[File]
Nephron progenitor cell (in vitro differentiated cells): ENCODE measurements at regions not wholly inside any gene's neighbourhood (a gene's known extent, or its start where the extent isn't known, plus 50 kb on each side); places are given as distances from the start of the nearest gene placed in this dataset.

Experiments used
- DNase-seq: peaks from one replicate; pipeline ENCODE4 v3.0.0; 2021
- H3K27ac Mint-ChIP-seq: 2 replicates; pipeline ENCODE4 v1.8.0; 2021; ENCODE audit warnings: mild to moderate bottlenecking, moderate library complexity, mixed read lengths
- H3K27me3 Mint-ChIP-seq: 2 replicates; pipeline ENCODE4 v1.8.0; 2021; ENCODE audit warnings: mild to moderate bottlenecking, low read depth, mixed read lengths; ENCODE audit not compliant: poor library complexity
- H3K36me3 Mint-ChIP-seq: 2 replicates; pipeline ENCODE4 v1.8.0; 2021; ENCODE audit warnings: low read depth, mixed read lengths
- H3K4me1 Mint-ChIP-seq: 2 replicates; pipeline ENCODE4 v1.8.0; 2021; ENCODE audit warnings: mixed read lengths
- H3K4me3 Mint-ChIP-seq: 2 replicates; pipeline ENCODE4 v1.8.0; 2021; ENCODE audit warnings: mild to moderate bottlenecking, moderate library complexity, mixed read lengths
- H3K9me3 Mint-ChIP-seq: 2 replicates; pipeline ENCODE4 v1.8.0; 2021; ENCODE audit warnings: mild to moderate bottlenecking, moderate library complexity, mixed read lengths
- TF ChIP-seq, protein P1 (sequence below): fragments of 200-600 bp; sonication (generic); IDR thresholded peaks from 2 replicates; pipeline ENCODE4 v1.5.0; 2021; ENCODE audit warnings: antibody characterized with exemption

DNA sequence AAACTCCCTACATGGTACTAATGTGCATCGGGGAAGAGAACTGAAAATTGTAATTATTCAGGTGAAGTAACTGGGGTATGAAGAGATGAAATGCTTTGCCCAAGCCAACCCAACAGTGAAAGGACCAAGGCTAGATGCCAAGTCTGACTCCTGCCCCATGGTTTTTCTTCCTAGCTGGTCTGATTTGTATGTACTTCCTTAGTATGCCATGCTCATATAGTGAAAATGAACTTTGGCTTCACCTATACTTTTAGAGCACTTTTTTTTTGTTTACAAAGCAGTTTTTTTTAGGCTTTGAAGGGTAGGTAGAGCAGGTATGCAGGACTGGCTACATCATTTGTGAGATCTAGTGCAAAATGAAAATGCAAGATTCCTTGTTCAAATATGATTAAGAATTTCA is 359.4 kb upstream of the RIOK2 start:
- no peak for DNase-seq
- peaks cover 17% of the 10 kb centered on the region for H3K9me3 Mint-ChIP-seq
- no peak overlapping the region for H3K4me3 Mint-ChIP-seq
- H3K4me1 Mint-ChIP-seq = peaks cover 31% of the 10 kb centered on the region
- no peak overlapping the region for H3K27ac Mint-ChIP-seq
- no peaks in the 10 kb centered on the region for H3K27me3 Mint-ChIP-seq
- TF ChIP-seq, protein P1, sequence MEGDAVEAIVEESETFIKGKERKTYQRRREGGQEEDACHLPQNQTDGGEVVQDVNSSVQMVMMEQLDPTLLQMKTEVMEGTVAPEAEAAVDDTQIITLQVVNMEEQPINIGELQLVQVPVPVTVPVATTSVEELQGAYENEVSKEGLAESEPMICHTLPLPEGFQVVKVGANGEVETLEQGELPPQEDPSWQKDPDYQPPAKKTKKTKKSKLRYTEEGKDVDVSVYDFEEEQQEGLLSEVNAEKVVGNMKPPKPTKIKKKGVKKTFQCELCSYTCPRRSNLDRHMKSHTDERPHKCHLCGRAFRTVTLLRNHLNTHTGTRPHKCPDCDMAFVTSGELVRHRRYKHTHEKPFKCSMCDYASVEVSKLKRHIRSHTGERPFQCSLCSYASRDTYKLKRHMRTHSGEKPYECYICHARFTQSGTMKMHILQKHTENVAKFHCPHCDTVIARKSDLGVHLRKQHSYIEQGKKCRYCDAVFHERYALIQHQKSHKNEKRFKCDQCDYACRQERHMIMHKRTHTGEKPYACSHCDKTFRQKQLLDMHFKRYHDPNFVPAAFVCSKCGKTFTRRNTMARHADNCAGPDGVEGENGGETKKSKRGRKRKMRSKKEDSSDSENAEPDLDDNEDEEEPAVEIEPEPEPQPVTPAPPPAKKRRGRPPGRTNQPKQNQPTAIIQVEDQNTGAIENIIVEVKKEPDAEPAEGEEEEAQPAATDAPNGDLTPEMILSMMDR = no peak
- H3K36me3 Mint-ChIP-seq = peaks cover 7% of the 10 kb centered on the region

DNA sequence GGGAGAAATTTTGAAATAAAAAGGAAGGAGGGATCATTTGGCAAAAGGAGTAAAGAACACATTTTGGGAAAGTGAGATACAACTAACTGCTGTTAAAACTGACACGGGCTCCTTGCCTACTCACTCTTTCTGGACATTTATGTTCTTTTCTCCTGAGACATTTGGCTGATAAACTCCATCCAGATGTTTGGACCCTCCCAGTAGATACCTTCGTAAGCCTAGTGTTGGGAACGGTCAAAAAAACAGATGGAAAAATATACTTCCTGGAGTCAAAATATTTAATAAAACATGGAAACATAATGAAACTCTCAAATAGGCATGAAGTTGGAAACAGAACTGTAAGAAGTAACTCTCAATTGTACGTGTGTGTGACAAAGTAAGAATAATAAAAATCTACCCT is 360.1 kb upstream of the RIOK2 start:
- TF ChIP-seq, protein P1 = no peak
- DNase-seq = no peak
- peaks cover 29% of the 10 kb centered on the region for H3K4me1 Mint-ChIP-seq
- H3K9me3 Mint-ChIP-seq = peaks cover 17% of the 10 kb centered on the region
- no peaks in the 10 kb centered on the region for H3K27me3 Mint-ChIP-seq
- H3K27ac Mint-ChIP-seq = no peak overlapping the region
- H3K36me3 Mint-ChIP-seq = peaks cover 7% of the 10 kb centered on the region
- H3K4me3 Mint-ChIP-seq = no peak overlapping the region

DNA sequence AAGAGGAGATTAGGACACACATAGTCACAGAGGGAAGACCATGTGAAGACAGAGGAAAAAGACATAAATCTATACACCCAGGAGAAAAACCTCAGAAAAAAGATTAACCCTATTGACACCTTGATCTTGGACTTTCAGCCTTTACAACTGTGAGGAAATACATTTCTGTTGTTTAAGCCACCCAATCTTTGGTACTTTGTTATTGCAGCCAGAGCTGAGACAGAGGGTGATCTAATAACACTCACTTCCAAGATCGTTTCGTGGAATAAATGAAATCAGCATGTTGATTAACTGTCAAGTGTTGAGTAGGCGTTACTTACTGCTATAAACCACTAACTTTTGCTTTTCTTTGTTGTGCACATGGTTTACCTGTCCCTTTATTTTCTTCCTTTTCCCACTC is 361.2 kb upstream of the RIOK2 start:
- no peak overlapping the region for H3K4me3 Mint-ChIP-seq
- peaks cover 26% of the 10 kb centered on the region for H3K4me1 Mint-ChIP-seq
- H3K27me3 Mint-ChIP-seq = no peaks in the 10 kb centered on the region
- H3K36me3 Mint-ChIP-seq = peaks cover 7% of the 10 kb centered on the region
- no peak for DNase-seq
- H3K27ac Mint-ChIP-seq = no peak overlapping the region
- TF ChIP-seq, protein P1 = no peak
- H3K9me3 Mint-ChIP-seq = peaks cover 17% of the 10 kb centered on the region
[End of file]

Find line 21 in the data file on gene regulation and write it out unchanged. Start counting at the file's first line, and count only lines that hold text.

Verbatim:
- TF ChIP-seq, protein P1 = no peak